• Stutzman, Rubio win 6th CD GOP straw polls
    By BRIAN A. HOWEY

    RUSHVILLE - Some 54 6th CD precinct officials participated in a straw poll Saturday morning with Sen. Marco Rubio winning the presidential poll, and U.S. Rep. Marlin Stutzman winning the U.S. Senate poll. Rubio received 22 votes (41.5%), Donald Trump 13 (24.5%), and Sen. Ted Cruz 11 (20.7%). Ben Carson, Chris Christie and Carly Fiorina each received 2 votes (3.8%), Jeb Bush 1 vote (1.9%), while Ohio Gov. John Kasich received no votes. In the U.S. Senate race, Stutzman had 22 votes (40.7%), U.S. Rep. Todd Young 17 (31.5%) and Eric 15 votes with 27.8%).

  • Horse Race: Education issues could drive 14 House, 4 Senate challenges
    By BRIAN A. HOWEY

    INDIANAPOLIS - Fourteen Indiana House and four Senate incumbents are facing primary challengers, including State Rep. Donna Schaibley who is opposed by Tea Party activist Greg Fettig. In other moves just prior to today’s noon primary filing deadline, in the 9th CD, Republican Jim Pfaff dropped out of that race and endorsed Attorney General Greg Zoeller, opting to run for the open HD65. Asked if there is a movement afoot in all of the House challenges, Mike Gentry of Mark It Red, and a former head of the House Republican Campaign Committee who is now a key consultant to that group, told HPI that he was just beginning to go over the challengers. “I think this may be more education issue related,” Gentry said.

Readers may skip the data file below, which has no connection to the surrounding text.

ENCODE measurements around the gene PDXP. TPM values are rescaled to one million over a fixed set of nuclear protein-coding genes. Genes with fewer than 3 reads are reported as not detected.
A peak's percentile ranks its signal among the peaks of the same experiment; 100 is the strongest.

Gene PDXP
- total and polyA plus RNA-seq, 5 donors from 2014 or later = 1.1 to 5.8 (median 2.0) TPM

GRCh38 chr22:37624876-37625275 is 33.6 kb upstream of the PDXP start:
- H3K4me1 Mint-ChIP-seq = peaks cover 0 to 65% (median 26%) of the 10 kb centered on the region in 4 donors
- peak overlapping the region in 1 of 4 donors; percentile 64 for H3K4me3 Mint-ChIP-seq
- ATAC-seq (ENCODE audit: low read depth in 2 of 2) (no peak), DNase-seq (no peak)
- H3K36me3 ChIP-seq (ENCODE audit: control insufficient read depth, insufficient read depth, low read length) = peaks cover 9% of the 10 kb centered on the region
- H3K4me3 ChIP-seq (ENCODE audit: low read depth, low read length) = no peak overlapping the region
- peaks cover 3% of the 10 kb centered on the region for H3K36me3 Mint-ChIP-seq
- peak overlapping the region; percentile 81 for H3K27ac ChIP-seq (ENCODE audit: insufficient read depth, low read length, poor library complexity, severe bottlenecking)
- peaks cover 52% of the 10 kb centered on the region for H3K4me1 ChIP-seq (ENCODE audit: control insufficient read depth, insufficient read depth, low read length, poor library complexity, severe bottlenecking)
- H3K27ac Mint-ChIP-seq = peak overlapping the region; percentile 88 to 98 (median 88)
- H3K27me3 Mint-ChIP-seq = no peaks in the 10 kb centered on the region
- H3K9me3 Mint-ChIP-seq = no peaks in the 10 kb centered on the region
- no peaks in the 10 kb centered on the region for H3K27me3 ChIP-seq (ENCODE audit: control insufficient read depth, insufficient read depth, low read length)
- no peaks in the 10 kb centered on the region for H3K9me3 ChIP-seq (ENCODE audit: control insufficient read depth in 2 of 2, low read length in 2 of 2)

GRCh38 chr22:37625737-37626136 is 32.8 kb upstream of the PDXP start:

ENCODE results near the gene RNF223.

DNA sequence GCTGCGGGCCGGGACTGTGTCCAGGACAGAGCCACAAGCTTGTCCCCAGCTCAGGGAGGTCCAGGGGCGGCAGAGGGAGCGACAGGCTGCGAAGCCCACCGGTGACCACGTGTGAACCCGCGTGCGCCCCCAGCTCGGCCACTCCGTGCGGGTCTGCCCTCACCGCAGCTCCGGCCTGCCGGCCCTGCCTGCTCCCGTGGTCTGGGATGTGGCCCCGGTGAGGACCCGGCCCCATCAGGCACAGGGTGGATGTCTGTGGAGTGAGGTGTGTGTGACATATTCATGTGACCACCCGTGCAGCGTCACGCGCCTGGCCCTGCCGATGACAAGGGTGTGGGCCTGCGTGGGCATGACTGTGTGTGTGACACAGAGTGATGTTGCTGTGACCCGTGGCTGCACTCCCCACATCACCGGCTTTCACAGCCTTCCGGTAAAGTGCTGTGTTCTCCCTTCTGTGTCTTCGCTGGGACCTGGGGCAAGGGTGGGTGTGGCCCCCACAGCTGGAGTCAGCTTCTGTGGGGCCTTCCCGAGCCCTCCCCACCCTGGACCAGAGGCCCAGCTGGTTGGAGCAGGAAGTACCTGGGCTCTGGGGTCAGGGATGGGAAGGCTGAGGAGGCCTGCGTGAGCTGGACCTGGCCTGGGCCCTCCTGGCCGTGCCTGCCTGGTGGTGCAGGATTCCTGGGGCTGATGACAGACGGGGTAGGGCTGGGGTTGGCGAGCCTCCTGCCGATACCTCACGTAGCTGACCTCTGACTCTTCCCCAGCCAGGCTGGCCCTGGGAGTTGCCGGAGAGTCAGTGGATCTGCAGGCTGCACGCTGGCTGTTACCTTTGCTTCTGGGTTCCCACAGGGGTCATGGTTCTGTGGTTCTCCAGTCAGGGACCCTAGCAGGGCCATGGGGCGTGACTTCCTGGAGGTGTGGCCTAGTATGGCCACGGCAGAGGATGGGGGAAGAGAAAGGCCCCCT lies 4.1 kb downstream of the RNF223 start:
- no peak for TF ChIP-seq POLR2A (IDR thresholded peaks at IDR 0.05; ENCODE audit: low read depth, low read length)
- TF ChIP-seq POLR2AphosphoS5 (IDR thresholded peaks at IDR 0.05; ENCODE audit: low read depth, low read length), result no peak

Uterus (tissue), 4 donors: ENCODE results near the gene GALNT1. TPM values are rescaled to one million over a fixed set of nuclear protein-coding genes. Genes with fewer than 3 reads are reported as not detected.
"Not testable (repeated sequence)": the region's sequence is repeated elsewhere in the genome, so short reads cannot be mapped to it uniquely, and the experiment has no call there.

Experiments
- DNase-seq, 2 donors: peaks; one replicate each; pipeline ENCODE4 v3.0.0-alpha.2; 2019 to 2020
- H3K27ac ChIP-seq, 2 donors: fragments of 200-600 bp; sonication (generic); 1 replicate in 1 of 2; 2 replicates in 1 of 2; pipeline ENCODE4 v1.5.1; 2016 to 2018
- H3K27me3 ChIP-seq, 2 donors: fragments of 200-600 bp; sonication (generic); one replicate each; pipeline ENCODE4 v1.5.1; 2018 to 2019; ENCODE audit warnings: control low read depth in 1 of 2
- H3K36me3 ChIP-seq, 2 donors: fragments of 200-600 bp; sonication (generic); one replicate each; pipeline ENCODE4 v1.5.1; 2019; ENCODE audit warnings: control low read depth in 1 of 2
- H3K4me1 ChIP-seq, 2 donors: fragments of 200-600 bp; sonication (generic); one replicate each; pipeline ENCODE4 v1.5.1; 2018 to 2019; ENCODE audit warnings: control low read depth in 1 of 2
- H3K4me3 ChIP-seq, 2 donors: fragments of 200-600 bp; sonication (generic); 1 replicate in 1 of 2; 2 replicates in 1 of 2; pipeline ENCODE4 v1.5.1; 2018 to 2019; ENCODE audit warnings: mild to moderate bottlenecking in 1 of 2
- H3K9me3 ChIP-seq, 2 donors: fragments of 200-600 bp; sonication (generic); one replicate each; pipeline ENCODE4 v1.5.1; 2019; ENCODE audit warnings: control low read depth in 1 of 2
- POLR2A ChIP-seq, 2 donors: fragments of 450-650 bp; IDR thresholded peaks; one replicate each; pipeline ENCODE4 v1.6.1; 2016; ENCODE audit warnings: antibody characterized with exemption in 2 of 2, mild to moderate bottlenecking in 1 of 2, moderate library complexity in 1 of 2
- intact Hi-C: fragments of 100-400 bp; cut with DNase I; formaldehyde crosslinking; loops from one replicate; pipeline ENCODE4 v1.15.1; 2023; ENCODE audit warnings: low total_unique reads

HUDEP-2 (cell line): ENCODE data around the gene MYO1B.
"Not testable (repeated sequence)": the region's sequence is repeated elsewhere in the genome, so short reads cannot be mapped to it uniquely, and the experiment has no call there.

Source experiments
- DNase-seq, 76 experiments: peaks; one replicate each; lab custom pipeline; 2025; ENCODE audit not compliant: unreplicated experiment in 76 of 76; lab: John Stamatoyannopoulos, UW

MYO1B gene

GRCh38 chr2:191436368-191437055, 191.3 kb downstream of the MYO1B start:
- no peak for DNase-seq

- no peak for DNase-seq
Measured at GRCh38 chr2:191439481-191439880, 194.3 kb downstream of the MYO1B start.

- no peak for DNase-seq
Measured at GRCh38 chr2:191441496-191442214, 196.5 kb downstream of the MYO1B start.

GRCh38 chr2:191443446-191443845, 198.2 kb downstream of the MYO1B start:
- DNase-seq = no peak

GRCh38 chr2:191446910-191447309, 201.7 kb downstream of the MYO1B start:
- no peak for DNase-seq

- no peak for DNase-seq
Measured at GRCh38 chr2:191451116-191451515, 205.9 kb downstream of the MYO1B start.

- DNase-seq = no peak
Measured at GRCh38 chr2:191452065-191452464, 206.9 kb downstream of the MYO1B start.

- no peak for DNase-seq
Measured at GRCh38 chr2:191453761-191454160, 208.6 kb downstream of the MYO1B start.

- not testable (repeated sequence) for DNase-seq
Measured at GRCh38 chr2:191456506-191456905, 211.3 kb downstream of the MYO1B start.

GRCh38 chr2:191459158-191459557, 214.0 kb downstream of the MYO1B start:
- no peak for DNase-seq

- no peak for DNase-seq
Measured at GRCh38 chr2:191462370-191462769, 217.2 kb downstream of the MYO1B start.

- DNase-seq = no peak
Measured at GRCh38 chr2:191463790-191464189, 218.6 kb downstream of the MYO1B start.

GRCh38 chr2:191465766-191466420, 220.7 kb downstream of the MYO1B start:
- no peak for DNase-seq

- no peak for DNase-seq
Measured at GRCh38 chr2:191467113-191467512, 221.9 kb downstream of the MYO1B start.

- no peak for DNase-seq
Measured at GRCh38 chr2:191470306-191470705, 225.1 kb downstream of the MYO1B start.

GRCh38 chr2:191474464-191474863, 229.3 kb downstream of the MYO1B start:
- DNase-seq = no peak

• Former Gov. Edgar Whitcomb, World War II hero, dies at age 98

    By BRIAN A. HOWEY

    INDIANAPOLIS - Former Indiana Gov. Edgar Whitcomb, a World War II hero, died on Thursday afternoon at age 98, surrounded by his family. Whitcomb was Indiana’s 43rd governor, serving from 1969 to 1973. He had also served as Indiana secretary of state.
    Gov. Mike Pence, in officially announcing Whitcomb’s death, said, “Gov. Ed Whitcomb was a great man whose life of courage, service and adventure inspired generations of Hoosiers and he will be deeply missed. Gov. Whitcomb was a treasure to our state and I mark his passing with a sense of personal loss as will thousands of Hoosiers whose lives were touched by this remarkable leader. Ed Whitcomb’s zest for life was evident in each of his 98 years.”

  • HPI Analysis: Civil rights demise consequences unclear

    By BRIAN A. HOWEY